Have you ever tried using a more neutral color?” my friend, Diane, asked me, as she perused my burgundy lip gloss. I sensed some intrinsic motivation on her question. The fashion gurus were forecasting nude lipstick colors—which promised a more natural look for the wearer.
I cared less about the year’s beauty trends.
“Red is a classic color,” I replied, flashing a crooked smile.
“That’s true. I guess it goes well with your skin tone.”
I shook my head, thinking that Diane had little business intermeddling in my lipstick preference, knew nothing of my makeup routine, for that matter.
In the morning I’ll typically pause a few seconds in front of a mirror to inspect the glossy red smile of the woman looking back at me. And I think that this is the woman I want for others to see—pleasant and self-confident.
“Have you seen Carla’s lips?” Diane asked me, motioning toward a lady sitting in a wheelchair. The lady sat quietly, observing birds gracefully flying about, while others stood on limbs, happily chirping at one another in the bird aviary.
Carla was a new resident in the nursing home. She had already caught the attention of the staff due to one particular fact—Carla wore red lipstick at all times, day and night.
“I know she likes to wear lipstick,” I said as I glanced at Carla.
“No, not that!” Diane countered. “Go and take a closer look.”
I frowned, intrigued. I walked toward Carla.
“Hi Carla!” I exclaimed, and smiled.
Carla turned her head and looked directly at me. She flashed a sparkly smile, outlined by her red, cosmetically coated lips. I noticed the crooked trail of lipstick applied haphazardly on and about her thin and worn lips. Red smears were displayed around the corners of Carla’s mouth.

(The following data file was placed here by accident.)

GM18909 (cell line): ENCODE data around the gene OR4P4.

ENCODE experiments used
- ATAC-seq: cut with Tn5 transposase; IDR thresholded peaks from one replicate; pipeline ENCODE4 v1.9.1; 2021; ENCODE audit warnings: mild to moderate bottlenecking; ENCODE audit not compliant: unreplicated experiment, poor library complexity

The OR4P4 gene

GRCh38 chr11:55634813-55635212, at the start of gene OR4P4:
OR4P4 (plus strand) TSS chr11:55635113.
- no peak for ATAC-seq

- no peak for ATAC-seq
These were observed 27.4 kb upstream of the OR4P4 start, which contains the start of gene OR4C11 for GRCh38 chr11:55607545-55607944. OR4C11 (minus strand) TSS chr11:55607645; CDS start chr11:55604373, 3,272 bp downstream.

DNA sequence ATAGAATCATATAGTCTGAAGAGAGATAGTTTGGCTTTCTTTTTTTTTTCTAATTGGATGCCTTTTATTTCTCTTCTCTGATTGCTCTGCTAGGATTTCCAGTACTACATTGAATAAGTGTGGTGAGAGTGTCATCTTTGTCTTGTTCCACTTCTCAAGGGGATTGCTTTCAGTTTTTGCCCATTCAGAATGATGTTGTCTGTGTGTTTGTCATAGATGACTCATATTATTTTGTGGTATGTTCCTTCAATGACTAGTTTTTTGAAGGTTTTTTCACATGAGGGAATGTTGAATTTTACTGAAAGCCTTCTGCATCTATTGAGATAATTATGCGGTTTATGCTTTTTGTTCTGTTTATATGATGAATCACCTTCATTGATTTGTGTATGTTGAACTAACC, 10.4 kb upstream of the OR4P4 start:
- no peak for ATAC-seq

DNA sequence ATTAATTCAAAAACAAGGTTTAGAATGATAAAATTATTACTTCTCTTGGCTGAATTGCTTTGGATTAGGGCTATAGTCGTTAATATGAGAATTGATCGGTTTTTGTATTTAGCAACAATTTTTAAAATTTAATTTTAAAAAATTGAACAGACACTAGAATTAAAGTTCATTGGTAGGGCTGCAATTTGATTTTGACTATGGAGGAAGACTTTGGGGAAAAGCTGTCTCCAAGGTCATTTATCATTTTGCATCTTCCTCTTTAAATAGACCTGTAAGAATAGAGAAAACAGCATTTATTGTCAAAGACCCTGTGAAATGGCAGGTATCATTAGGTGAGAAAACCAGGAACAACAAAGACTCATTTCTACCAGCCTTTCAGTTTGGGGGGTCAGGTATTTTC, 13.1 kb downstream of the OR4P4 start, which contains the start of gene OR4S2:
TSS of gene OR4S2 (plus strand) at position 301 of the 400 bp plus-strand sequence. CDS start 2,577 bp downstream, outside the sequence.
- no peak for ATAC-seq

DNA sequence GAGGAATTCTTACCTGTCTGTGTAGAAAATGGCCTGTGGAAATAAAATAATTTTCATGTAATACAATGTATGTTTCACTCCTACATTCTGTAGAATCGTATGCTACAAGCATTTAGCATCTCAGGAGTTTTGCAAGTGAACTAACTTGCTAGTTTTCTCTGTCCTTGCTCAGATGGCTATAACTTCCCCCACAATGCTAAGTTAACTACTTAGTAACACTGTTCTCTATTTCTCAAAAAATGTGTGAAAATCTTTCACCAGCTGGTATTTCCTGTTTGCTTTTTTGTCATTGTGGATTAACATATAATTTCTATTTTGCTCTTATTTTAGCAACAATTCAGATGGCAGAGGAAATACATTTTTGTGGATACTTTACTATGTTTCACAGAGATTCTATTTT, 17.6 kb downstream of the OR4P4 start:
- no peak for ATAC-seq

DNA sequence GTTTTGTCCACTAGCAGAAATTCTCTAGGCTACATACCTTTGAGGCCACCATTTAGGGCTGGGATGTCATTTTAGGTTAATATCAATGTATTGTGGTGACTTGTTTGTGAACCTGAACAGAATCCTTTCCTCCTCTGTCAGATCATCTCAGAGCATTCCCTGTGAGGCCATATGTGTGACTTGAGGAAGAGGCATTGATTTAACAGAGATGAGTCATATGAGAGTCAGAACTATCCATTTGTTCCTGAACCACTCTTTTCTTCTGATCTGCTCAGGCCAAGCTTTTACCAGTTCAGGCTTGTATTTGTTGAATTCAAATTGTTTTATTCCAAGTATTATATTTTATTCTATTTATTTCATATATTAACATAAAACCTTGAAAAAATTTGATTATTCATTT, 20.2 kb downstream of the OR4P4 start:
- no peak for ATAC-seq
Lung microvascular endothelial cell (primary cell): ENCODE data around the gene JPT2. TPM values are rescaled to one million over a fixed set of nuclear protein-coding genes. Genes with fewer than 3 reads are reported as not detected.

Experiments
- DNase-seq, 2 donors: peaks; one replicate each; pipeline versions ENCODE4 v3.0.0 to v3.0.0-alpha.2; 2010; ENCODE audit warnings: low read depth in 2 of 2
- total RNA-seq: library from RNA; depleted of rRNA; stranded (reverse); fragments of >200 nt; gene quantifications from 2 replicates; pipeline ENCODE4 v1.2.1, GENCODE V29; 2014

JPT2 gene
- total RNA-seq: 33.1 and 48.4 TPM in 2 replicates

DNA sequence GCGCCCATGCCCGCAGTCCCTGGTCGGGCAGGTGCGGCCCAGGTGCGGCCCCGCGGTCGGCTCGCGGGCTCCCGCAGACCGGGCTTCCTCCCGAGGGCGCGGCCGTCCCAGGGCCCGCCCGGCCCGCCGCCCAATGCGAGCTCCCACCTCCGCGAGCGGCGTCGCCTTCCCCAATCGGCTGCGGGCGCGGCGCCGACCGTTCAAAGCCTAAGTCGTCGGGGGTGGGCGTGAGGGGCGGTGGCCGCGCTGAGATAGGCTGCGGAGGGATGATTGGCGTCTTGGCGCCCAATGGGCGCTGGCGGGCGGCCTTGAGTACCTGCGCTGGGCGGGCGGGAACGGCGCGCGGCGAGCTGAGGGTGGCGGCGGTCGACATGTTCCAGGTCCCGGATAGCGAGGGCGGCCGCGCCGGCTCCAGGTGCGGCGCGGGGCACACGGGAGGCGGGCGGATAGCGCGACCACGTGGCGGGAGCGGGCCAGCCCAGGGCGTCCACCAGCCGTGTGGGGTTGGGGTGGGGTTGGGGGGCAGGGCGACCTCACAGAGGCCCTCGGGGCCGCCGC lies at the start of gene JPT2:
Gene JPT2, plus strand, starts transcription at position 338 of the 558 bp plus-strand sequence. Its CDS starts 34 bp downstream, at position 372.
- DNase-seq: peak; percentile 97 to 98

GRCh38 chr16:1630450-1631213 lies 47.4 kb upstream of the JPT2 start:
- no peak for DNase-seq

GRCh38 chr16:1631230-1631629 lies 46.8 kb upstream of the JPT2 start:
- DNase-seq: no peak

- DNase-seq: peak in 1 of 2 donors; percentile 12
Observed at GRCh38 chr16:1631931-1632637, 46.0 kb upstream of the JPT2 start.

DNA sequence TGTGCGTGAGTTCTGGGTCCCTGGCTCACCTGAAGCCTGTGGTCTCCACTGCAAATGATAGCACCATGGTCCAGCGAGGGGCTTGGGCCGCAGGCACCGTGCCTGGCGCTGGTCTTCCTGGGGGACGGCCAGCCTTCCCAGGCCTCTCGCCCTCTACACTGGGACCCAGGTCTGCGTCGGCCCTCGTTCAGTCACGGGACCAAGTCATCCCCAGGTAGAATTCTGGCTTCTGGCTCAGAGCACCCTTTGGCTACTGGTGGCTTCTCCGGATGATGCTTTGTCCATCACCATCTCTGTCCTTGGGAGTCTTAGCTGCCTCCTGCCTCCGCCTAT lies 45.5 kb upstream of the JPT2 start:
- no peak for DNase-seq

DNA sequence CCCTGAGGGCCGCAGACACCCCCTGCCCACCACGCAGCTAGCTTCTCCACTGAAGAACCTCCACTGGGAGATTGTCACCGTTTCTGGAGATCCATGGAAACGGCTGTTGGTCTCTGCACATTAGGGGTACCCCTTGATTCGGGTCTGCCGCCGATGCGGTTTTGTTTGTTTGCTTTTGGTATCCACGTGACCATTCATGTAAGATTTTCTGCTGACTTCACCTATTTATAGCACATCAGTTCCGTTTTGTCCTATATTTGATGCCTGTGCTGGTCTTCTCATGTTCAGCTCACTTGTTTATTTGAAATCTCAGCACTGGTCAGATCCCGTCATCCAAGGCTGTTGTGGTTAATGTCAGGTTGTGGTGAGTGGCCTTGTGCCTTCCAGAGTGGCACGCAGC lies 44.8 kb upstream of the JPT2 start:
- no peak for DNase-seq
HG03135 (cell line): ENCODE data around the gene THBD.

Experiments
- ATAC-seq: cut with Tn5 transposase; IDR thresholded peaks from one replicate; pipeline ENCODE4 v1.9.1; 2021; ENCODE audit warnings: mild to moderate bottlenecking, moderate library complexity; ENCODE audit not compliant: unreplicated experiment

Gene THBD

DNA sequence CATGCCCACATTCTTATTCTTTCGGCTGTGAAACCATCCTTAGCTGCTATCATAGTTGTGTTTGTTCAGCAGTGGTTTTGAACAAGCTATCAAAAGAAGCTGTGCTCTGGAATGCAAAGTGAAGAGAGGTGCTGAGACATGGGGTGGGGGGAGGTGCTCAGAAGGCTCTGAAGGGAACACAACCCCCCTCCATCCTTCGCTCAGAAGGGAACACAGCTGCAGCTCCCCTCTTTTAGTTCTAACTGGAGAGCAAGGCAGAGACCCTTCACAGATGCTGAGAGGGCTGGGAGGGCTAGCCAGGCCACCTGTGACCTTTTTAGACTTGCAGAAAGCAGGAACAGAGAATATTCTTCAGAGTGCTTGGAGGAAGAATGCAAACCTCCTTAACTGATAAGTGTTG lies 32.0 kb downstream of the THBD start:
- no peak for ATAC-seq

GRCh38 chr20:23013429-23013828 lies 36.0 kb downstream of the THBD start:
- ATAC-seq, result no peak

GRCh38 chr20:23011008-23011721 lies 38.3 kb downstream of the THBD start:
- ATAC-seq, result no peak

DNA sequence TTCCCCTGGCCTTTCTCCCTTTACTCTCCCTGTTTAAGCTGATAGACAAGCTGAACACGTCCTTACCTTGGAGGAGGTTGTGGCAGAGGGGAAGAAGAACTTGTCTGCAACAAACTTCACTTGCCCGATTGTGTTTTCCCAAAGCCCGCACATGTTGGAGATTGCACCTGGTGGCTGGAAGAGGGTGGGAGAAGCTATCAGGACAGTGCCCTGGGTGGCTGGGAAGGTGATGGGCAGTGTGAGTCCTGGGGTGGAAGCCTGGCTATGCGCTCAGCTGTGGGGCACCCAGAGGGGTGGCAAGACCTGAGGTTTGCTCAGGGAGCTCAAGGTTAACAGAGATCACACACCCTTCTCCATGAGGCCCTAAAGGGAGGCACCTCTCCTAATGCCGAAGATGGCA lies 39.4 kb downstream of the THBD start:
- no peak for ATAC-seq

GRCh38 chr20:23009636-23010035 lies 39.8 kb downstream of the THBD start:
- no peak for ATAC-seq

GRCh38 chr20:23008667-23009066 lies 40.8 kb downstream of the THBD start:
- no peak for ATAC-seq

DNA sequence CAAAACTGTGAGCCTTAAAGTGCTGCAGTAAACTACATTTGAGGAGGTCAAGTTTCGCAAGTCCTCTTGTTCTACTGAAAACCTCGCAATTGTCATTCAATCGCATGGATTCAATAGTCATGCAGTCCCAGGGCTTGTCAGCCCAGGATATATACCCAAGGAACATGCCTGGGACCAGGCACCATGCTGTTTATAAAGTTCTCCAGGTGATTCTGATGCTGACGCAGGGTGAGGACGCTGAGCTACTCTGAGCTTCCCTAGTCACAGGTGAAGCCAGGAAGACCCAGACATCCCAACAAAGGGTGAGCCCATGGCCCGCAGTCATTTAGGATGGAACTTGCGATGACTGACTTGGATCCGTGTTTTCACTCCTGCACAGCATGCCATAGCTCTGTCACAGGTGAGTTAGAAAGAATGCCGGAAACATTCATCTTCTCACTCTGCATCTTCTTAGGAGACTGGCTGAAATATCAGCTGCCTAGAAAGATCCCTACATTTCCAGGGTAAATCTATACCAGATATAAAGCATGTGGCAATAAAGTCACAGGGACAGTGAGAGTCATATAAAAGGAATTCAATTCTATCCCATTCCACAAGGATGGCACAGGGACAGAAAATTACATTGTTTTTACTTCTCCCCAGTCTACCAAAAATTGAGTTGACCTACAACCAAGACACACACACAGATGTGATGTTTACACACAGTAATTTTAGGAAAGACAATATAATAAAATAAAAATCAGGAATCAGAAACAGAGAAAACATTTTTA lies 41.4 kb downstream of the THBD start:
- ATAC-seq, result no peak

Notwithstanding, Carla exuded confidence. She was evidently unaware of what others may have considered to be the imperfect application of her lip makeup.
Like me, I surmised that Carla found delight in the ritual of applying red lipstick daily. With one difference—Carla did not use a mirror.
Carla’s arthritis had significantly afflicted her hands. Trying to hold the small lipstick tube with her damaged fingers was enough of a struggle that must have dispensed by necessity the use of a hand mirror. Poor mobility must also have precluded her use of the vanity mirror and, even if she could reach it, her age had stolen her once keen eyesight.
Nonetheless, I learned that Carla was quite pleased in her routine of applying her lipstick.
Perhaps as she did, evoking thoughts of her younger days, I mused.
“Carla, I like your lipstick,” I said, sincerely. I looked beyond the crookedly applied lipstick lines and saw the younger woman I hoped Carla envisioned as she ritually drew the lines across her tender lips.
“Thank you!” Her face lit up. The red hue on her lips seemed to brighten.
“Red lipstick is my favorite too.” Had I not anticipated to find out so much in common with Carla.
From that day forward, I visited Carla daily with a special mission—to help her put her lipstick on. In exchange, she treated me with enjoyable recollections of events from her life. Her reminiscing was so delightful and rich in details that my thought of Carla checking herself in the mirror as I do daily, came to my mind again with clarity.
Fond memories of Carla flooded my mind recently as I was reading a fashion webpage:
“Classic Red Lips. Nothing screams feminine, or sexy like red lips. While there are a lot of new lipstick trends out turning heads right now, the classic red lipstick look has been around forever, but its timeless sophistication has proved itself as a fashion staple now, and probably forever.”*